Okay, I took notes on a few items. One of them explains my thinking about the time alone in the wilderness. Apparently one of the really big pieces of ninja juju, the ones that got them reputations as sorcerors, was a "smokeless heater." These things were used to sneak up on guarded camps/strongholds during winter. You see, winters were then, as now, cold in Japan. If you were going to survive, every so often, you'd need to light a fire and stay next to it. Otherwise, you'd die. Camp guards would look for smoke plumes; if they saw one, they'd know that someone had lit a fire, maybe an enemy who was spying on the camp. So if you wanted to spy on the camp, you either blew your cover by starting a smokey fire or else froze to death. What the ninjas came up with was a sort of portable metal stove. Its top was covered with a mass of hair or fur. The purpose of which was to catch the smoke. So you'd start up a very little fire inside of this thing, and the hair would catch all the smoke. And you could stay alive and spy on the camp, hiding someplace where everyone knew no-one could hide. Invisible because your enemy couldn't conceive of this higher technology. Still, this means that this ninja was living out in a snowy field, which is kind of a strange thought for me, because in the movies the ninjas are very urban creatures, skilled at scaling buildings and such.
I wish I had sketched some of these devices. For the most part they have melded into this general feeling, this shifting of hunches. I sketched a very specialized item. This was a "door stop." This is an S-shaped piece of metal, made by bending a flat, thin strip. It's specialized for the sliding doors-with a few of these things, you could keep the people from opening any of their sliding doors. I sketched these things because you couldn't tell what they were just by looking at them. I'm used to swinging doors- the idea that this piece of metal could keep doors from opening at first seemed ludicrous. And then you realize that this simple item was too clever to be a tool-it was a result of creativity, an invention, something that some clever ninja had conceived of, a very specialized piece of metal which would allow the ninja to seal victims within their home, so that they might be hunted down, herded into some corner and slaughtered. Which was maybe all right, because these people were probably military leaders, and if they lived, then more would die. You see what I mean about this being a strange museum?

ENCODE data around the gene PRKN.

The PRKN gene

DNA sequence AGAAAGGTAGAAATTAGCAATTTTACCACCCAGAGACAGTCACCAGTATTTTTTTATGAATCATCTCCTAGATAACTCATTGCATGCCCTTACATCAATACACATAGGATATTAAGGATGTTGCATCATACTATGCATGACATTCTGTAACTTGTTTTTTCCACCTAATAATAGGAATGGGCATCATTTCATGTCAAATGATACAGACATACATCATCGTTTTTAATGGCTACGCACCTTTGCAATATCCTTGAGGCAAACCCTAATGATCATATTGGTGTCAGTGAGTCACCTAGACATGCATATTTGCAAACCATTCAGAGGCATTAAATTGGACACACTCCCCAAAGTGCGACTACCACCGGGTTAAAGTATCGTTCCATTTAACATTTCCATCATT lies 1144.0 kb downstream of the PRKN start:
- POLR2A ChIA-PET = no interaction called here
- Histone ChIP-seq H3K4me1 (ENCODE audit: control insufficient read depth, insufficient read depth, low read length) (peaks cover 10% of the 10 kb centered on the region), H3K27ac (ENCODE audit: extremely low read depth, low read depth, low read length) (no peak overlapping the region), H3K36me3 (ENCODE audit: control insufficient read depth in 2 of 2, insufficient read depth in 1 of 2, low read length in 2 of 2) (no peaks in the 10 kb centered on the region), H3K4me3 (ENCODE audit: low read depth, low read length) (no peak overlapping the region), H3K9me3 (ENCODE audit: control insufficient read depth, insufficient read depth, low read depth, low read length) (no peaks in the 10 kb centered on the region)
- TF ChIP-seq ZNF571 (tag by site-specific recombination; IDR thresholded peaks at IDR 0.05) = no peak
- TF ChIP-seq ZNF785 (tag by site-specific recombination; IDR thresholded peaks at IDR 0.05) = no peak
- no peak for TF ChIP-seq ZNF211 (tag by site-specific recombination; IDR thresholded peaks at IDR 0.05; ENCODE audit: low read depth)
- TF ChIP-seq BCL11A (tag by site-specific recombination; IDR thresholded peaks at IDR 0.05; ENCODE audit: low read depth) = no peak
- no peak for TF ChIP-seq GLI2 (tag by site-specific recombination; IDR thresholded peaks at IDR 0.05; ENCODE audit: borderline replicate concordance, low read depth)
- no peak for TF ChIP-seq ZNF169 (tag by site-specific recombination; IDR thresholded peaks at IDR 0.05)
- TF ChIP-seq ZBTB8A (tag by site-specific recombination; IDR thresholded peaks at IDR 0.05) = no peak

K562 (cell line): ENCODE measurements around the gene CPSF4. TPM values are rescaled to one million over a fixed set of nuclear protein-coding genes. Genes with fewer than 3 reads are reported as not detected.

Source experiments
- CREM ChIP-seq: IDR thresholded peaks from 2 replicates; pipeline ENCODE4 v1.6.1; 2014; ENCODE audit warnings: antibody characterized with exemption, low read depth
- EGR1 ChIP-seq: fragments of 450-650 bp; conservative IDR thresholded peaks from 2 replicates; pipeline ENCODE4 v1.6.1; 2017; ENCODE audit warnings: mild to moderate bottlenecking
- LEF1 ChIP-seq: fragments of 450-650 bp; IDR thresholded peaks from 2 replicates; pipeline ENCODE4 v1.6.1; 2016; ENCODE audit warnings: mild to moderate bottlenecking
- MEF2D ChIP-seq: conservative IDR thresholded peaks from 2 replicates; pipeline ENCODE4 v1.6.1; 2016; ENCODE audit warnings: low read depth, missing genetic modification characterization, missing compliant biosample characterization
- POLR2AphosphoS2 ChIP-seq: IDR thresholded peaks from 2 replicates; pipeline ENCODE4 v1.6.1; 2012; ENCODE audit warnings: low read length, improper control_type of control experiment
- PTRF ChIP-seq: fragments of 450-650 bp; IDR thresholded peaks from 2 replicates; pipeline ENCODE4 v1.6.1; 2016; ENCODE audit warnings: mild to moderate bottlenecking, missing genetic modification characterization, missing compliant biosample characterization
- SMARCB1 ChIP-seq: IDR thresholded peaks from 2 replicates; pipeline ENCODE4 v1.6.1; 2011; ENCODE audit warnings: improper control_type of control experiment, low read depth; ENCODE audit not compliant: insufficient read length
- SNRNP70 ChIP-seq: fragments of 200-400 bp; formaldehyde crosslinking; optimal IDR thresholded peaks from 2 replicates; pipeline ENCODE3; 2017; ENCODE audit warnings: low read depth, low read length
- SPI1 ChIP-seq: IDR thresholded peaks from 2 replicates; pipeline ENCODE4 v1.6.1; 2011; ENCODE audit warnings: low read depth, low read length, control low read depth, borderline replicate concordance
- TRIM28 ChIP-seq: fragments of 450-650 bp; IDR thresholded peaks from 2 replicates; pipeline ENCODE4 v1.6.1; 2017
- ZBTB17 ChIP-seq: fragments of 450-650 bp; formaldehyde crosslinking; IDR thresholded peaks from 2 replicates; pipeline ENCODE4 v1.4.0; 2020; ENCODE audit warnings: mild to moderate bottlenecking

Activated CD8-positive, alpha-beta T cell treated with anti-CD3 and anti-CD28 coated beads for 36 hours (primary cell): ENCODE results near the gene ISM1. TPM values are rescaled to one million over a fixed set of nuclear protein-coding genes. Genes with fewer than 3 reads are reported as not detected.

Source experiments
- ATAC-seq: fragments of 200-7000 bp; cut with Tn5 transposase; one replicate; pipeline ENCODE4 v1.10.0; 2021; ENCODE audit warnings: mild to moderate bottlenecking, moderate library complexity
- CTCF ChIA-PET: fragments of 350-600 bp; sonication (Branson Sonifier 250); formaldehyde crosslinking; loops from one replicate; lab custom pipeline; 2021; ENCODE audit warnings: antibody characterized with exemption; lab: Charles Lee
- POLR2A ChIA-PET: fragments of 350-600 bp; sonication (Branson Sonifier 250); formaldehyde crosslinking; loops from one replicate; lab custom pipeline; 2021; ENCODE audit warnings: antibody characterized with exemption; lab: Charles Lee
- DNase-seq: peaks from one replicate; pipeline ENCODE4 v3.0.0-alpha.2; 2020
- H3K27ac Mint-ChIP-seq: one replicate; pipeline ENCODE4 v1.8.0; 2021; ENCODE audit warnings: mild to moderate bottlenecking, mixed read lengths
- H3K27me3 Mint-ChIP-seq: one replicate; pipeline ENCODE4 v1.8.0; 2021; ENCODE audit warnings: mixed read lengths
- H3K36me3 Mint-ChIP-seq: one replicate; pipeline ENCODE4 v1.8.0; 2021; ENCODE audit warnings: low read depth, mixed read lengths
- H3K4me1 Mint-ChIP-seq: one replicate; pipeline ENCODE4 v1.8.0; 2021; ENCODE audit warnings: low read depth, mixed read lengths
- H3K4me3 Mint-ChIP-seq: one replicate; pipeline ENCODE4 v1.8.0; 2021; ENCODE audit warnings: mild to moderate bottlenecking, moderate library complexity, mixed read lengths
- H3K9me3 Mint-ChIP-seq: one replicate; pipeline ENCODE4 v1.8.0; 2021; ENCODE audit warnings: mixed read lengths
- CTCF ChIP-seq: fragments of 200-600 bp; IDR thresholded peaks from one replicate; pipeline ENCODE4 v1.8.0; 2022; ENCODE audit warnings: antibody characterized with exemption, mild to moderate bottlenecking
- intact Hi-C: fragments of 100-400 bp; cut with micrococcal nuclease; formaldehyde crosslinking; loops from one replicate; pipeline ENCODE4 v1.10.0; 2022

Anyhow, here's the list of items I made. Perhaps it's just as well I didn't sketch them all. It was kind of cold in that museum. In no particular order:
Cloth armor made w/hemp-Metal Links, and what looks like leather plates-checkerboard of plates linked w/metal so flexible. Flare guns, short torches, pistol in sword (maybe in sheath), small signal charges, brass knuckles of iron, ropes w/grapple, gunpowder holders, some pistols including a matchlock, many rope-ladders (one "wind-up" with reel), metal "bullet-proof" breastplate, "woman's" comb w/concealed knife, clamps to make ladders, "handclaw" weapons, chakram and shuriken, smoke bombs (including one made of turtle's shell), disguised swords (as sticks), sickles, fire-arrow (used chemical involving gunpowder), land mines, charges which look like bamboo (early pipe bombs?), blowpipes w/big feathers, wheel mortar and pestles, "medicine" (i.e. poison) mixing sieve, leaf-shaped saws from 1'across to collar-concealable, caltrops (wood tetrahedrons, "natural" blobs, iron spikes), reinforced lantern, candlestick, sheath "secret document container", vaguely pyramid-shaped blobs, kurora-kagi ("storehouse keys," (I think this might have been a piece of iron for lifting cross-bar locks to grain storehouses, but I really can't remember-aw, heck) real picklocks), gunpowder R&D, combo snorkel telescope listening device, "water spider" flotation sandals (collapsable).
I'm not doing the simple craftsmanship of these devices the credit they deserve, but maybe they don't need it. Anyhow, here's some more of the notes that I took while reminiscing about the day most of which I had spent in Iga-Ueno:
...And thus did my Japan travel narrative break off.